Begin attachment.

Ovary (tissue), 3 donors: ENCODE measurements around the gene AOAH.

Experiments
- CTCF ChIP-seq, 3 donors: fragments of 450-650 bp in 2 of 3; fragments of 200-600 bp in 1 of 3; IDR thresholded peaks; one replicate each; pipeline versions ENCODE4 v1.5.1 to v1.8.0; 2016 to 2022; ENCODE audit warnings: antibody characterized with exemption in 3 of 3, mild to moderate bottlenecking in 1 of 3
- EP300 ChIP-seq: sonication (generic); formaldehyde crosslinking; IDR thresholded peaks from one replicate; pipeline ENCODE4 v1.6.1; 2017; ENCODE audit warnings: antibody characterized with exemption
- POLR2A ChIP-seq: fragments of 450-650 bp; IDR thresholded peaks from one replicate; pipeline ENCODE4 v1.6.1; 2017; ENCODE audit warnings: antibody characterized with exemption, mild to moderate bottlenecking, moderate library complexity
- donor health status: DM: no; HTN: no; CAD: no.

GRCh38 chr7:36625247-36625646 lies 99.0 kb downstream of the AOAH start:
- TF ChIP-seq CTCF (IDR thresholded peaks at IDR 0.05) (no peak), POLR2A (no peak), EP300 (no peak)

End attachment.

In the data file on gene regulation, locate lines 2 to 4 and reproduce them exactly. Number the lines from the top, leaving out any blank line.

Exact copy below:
Experiments
- CTCF ChIP-seq, 3 donors: fragments of 450-650 bp in 2 of 3; fragments of 200-600 bp in 1 of 3; IDR thresholded peaks; one replicate each; pipeline versions ENCODE4 v1.5.1 to v1.8.0; 2016 to 2022; ENCODE audit warnings: antibody characterized with exemption in 3 of 3, mild to moderate bottlenecking in 1 of 3
- EP300 ChIP-seq: sonication (generic); formaldehyde crosslinking; IDR thresholded peaks from one replicate; pipeline ENCODE4 v1.6.1; 2017; ENCODE audit warnings: antibody characterized with exemption